If you think you might have dormice on your shooting land then please use the Contact tab and get in touch.
To date we have recorded a tree-climbing otter in our hair tubes but a male pine marten was found killed on the road near Newtown, so they are definitely out there. If you think have seen a pine marten then use the Contact tab and get in touch.
Natural Resources Wales wants to increase links between woodlands and hedgerows, particularly next to water courses, to help meet targets on conservation and water quality. Funds are available to meet the cost of planting new woodlands and hedgerows. The map shows the areas where these funds can be spent.
Funding is also available from Cadwyn Clwyd (in Denbighshire and Flintshire), the Woodland Trust and the AoNBs for similar work.
If you would like to increase both the size and quality of woodland and hedgerow on your shooting land then use the Contact tab and get in touch. We have a lot of experience of working with shoots and the farmers and landowners they take their shooting from which means that conservation projects benefit all parties.
Therefore we are working with Natural Resources Wales and the RSPB on the upland SSSI called Mynydd Hiraethog in Denbighshire. The site is one of the most important for breeding waders in Wales. Although the habitat provides suitable breeding conditions for birds like curlew and lapwing, these species are not producing as many chicks as expected in certain areas. It has been suggested that predation could be responsible for this anomaly but there is currently no data on the level of predator control in the area.
Consequently BASC has been requesting information on predator control from landowners, tenants and people who shoot over the SSSI. Last year the data provided was mainly for fox control, with over 500 foxes shot. However there are still more people out there who could contribute information. Also there are areas where no control is taking place and these act as reservoirs for foxes to move out from.
One thing is clear: predator control needs to take place in a co-ordinated fashion at a landscape scale if it is to effectively reduce the impacts of predation across the SSSI.
Data will continue to be gathered, ideally using a bag return form similar those used by wildfowling clubs, in an effort to assess the level of effort being put in over certain areas in terms of man days and the number of predators killed as a result. This can then be better correlated against the main areas for which we have breeding data.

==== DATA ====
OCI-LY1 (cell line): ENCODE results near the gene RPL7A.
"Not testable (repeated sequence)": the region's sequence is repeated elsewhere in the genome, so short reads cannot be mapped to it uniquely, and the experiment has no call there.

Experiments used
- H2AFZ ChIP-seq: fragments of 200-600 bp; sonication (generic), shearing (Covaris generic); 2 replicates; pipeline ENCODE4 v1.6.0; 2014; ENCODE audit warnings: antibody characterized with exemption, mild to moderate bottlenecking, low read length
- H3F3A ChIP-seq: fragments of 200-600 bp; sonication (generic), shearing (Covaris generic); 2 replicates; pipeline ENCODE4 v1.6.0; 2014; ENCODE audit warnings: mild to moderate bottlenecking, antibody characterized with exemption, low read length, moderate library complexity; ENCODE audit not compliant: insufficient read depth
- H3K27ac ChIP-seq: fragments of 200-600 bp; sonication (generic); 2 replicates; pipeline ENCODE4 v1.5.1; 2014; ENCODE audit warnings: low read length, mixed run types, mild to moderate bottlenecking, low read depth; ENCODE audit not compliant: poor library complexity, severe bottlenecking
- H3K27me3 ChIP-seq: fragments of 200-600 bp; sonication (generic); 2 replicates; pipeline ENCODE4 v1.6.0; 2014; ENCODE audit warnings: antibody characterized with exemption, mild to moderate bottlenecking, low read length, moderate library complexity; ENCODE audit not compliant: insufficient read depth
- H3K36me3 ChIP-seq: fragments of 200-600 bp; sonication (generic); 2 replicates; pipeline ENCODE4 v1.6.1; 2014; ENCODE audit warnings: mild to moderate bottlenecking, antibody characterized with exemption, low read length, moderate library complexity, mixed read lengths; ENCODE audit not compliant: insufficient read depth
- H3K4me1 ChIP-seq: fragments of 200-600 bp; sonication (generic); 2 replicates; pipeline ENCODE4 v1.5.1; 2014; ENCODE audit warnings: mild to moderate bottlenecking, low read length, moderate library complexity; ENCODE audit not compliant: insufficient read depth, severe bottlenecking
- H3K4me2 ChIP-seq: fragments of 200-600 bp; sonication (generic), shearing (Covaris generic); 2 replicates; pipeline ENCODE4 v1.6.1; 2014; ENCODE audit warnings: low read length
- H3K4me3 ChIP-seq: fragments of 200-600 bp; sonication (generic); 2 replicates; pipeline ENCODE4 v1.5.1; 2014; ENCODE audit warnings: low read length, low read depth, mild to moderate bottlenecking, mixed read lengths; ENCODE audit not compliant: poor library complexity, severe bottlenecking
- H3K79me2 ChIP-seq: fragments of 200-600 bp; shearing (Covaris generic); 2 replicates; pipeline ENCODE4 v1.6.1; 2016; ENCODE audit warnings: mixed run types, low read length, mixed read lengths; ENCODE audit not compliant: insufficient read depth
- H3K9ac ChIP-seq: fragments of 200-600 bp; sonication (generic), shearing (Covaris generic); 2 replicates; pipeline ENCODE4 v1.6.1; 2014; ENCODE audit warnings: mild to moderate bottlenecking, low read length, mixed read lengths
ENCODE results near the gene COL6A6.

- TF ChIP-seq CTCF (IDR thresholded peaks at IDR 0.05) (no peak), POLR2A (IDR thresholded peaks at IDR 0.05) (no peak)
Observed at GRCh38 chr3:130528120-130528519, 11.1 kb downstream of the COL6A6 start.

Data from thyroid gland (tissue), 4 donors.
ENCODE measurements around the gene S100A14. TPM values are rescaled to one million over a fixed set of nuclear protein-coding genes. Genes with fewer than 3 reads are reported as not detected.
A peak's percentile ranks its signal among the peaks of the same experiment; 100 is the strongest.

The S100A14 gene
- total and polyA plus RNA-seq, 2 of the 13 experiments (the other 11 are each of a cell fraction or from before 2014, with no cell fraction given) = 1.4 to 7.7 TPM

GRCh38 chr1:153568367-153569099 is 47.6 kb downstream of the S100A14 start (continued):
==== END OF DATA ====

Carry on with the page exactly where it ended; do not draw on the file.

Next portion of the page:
If you control predators on Mynydd Hiraethog or the land adjoining it, please use the Contact tab and get in touch. We need more information if we are to show the benefits of legal predator control for conservation.
Himalayan balsam is found mainly near water but spreads rapidly into adjacent woodlands. It affects native plants by shading them out and when it dies back, leaves the ground bare and vulnerable to erosion. It is easily removed by pulling or strimming.
Japanese knotweed is much more difficult to remove and so it is essential to tackle it as soon as it is noticed. Giant hogweed can be controlled by cutting but extreme care is needed as the sap is an irritant to skin and eyes.
We are working with partners to map where these three species of invasive plants are and then eradicate them.
If you have any of these species on your shooting land, please use the Contact tab to let us know. Alternatively you can record where you find these the plants by mapping it on our Green Shoots Mapping website, or, if you have a smartphone, using the new Plant Tracker app” which is available for Apple and Android phones.
For those of you who provided data on the paper survey maps back in 2006, thank you. You have helped protect the future of our sport. When you log into Green Shoots Mapping you will see the shoots you told us about in the paper survey already mapped and waiting for you. You can then amend the shoot boundary if you need to as well as update the record of species and habitats that use it.
Please use Green Shoots Mapping; you’ll be helping us protect and promote shooting while benefitting from being able to manage and monitor your land online.
Contact: 07970 226807 email
The animals they are actively seeking are:
1. American Mink 2. Polecat 3. Ferret 4. Polecat-ferret 5. Stoat 6. Weasel
For more information, contact Dr Dan Forman CBiol.MSB.EurProBiol. Swansea Ecology Research Team (SERT) Department of Biosciences College of Science Swansea University Singleton Park Swansea SA2 8PP U.K. Tel: (+44) 01792 295445